Robert L. Ward
Bob WardThe International Themed Entertainment and Experience Design Industry awarded Bob the internationally prestigious THEA Lifetime Achievement Award in 2009. This Award was given in recognition of his exceptional career and contributions to the highest standards of excellence and creative achievement associated with the arts and sciences of themed entertainment, outstanding visitor experiences, attractions and places.

The Themed Entertainment Association continues to rise in stature with the Thea Awards becoming more prestigious year after year. The association is an increasingly valuable resource to the entertainment development community and it’s many intersecting lines of business.

Young and Hungry
Raised in Florida by adoptive parents, he says: “I am so much who I am today because of them. They showed consistent integrity, great parenting, and instilled in me generous love.” Ward graduated from Florida State with a Photography major. Heading west, he found work at WED Enterprises (later Walt Disney
Imagineering). Disney sent him back to Florida… as a field construction supervisor for the opening of Walt Disney World. “That was an amazing time,” Ward says, remembering the small Disney crew tasked with building the landmark destination resort. On opening day, October 1 1971, “I was actually laying sod at
4:30 in the morning with [future Disney CEO] Card Walker in front of the Polynesian.”

Universal Origins
In 1979, Ward met Barry Upson. The original Vice President of Universal’s planning & development group remembers, “I liked Bob right away. He had tremendous energy and talent.” Universal was planning a studio park in Orlando. Ward made the team, but the Florida project was put on hold. Meanwhile, they developed several live shows for the Studio Center; and then, in 1985, came their first major attraction for the Tram Tour: Kongfrontation. “Kong was the first significant milestone,” he recalls. With its powerhouse combination of immersive scenery, high-octane special effects and the incredible, animated King Kong figure, “it launched an allnew era of storytelling at Universal.”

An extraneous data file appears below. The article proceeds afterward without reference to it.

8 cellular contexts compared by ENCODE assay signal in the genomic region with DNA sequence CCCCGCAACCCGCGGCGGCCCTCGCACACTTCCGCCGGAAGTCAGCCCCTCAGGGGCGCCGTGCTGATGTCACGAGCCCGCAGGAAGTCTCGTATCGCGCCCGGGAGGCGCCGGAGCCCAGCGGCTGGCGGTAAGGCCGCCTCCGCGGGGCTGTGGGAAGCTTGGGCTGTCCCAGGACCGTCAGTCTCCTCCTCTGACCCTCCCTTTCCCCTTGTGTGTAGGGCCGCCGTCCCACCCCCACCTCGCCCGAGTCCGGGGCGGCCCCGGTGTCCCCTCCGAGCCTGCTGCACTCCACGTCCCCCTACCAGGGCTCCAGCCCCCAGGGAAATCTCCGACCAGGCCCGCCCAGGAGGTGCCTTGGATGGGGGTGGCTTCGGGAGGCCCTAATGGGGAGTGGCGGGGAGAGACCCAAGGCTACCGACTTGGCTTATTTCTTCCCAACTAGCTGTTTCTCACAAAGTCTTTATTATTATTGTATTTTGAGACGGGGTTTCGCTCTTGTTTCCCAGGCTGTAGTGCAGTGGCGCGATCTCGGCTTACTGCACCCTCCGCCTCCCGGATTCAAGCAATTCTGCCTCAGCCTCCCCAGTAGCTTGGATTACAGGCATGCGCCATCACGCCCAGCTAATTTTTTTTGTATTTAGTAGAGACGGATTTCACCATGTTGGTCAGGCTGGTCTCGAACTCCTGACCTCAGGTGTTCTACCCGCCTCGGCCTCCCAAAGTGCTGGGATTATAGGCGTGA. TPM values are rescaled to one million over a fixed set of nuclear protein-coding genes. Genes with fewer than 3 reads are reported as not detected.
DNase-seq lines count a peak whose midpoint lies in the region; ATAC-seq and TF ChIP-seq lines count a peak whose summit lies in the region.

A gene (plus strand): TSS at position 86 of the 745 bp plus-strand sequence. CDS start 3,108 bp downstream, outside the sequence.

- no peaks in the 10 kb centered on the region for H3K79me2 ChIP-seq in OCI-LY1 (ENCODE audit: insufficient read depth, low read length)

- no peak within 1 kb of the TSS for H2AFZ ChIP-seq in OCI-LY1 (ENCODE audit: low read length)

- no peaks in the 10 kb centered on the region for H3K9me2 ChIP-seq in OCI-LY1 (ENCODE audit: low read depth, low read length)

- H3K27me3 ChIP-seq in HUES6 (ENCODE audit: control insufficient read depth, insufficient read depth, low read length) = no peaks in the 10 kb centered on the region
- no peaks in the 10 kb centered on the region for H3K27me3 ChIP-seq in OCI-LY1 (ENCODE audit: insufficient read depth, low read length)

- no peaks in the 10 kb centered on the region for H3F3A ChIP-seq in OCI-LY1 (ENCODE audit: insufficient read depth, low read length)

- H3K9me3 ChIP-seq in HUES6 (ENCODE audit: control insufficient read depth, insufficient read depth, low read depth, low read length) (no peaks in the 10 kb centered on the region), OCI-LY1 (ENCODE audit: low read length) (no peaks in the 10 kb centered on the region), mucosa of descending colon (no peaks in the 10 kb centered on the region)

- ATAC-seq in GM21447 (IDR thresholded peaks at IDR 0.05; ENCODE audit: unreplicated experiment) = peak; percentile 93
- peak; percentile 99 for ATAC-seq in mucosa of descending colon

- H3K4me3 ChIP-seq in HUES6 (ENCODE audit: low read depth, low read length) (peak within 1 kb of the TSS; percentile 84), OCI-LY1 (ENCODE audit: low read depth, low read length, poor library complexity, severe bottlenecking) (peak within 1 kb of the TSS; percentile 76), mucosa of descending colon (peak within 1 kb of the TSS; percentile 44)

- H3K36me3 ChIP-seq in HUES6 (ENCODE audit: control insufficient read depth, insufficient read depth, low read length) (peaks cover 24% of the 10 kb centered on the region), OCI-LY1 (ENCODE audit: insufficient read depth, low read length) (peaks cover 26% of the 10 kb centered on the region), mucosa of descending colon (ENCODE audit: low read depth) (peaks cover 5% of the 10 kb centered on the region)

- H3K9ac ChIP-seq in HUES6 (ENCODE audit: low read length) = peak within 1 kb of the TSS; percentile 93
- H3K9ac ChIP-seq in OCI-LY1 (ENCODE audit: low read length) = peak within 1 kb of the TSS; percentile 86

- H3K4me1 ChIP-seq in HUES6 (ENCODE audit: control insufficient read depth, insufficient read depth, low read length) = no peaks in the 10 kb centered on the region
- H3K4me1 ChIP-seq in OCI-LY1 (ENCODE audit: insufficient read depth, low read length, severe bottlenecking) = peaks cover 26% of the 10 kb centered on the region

Upson says he and Ward were “joined at the hip” during this period. He applies a football analogy: “I had ‘inside’ skills, and Bob had ‘outside’ skills. I’d put my head down and charge up the middle; Bob had the fancy footwork and made the spectacular plays.” Jay Stein, Chairman of MCA Recreation during the development of Universal Studios Florida, remembers that “Bob was our corporate conscience. He’d fight for what he believed in, and I respected that.”

Florida Bound
In 1987, Universal Florida kicked into gear. Rather than simply duplicate the Hollywood studio park, with its lengthy tram tour, Ward began thinking about another approach. “We asked ourselves: Why not allow visitors Studio access to explore the back lot on foot… let them touch it?” Which led to: “What would happen if we got rid of the tram?” Suddenly the Orlando park took on new life. In Hollywood, Kong, Earthquake and Jaws were two-minute tram events. In Florida, they became full-fledged, stand-alone “mega-attractions.” Ward turned his attention to the look and feel of the backlot sets. “We wanted a real, working studio,” he recounts. “Each area had to work as a theme park and a shootable street set.” He credits legendary movie designers Henry Bumstead and Norm Newberry as his inspiration partners. Universal Studios Florida opened June 7, 1990 a day both exhilarating and horrifying. Many attractions experienced technical meltdowns. Bob still winces: “I was on the Jaws ride with (MCA Universal President) Sid Sheinberg and his wife… and our boat got stuck for 30 minutes, before they finally brought us a rowboat.” But within months, USF was drawing record crowds and glowing reviews.

Onward and Upward
New challenges came fast. “Before things had even settled down at USF, Jay Stein wrote a memo recommending that we build a second Orlando park,” Ward recalls. Universal’s Islands of Adventure would require growing the Florida property into a full-blown destination resort with three high-end hotels plus CityWalk. Bob led the master planning. The 1990s found Ward in the center of Universal’s international expansion efforts. With Frank Stanek, he led the company’s site search and master planning of Universal Studios Japan, which opened in 2001. Next, Bob explored future sites in Europe and Asia, and helped Universal develop long-range plans for its Hollywood property.

Not bad for starters
Today, Robert L. Ward Design, Inc. offers Ward’s unique brand of signature placemaking in mixed-use, leisure and resort destination developments. He’s also a partner in Azure Worldwide, a company founded by Philippe Cousteau, to create projects that increase public awareness of the oceans. “It’s pretty amazing. I’ve had incredible opportunities. Not bad for an adopted kid who started out as a painter and a photographer.” Bob Ward thinks… and smiles. “I’m just painting with bulldozers.”

Written by Adam Bezark